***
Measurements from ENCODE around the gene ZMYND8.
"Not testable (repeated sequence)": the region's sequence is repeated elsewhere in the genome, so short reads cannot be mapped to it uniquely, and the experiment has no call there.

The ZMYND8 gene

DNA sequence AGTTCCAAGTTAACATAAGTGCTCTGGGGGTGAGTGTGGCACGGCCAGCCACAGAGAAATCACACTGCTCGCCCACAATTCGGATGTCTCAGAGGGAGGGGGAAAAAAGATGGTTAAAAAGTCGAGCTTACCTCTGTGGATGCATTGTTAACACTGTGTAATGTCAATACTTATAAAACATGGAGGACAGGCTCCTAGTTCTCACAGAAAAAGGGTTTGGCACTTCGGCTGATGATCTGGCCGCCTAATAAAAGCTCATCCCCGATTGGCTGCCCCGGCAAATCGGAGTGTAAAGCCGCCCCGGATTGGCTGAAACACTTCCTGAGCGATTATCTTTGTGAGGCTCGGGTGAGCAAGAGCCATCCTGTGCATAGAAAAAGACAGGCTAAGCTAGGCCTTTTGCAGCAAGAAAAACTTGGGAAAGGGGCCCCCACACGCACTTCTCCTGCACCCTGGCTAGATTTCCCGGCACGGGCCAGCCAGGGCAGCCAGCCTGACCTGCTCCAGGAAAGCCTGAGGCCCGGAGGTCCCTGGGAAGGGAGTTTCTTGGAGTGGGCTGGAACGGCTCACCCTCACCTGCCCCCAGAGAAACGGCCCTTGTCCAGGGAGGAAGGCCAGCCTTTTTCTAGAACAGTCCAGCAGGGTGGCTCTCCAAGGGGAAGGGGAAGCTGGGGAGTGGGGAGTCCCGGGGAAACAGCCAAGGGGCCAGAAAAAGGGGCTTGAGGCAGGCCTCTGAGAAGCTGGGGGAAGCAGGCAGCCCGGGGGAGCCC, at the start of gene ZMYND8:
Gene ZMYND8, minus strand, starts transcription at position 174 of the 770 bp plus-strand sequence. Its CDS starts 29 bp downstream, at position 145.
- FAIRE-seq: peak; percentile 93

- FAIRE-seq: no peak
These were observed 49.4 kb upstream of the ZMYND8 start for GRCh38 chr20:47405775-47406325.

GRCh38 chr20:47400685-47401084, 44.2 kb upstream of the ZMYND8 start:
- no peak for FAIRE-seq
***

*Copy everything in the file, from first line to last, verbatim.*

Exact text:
Measurements from ENCODE around the gene ZMYND8.
"Not testable (repeated sequence)": the region's sequence is repeated elsewhere in the genome, so short reads cannot be mapped to it uniquely, and the experiment has no call there.

The ZMYND8 gene

DNA sequence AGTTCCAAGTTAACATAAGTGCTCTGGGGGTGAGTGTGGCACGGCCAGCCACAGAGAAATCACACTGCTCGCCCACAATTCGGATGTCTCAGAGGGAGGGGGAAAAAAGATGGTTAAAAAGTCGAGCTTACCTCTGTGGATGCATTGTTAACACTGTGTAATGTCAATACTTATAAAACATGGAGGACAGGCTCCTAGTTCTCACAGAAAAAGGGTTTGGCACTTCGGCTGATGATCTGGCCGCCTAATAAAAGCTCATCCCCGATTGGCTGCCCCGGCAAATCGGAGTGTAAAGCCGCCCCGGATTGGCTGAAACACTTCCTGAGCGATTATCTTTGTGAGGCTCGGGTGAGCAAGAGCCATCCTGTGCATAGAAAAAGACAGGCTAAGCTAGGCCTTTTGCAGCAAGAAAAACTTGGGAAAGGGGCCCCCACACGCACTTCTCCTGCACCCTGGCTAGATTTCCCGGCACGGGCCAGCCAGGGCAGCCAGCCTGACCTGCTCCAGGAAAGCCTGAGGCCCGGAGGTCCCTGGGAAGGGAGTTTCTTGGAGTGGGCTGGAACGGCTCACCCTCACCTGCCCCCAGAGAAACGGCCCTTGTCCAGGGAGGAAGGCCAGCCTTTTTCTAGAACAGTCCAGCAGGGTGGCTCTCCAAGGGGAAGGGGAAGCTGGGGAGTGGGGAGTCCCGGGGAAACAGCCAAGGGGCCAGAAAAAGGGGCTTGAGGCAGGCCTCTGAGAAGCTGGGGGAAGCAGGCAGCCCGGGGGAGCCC, at the start of gene ZMYND8:
Gene ZMYND8, minus strand, starts transcription at position 174 of the 770 bp plus-strand sequence. Its CDS starts 29 bp downstream, at position 145.
- FAIRE-seq: peak; percentile 93

- FAIRE-seq: no peak
These were observed 49.4 kb upstream of the ZMYND8 start for GRCh38 chr20:47405775-47406325.

GRCh38 chr20:47400685-47401084, 44.2 kb upstream of the ZMYND8 start:
- no peak for FAIRE-seq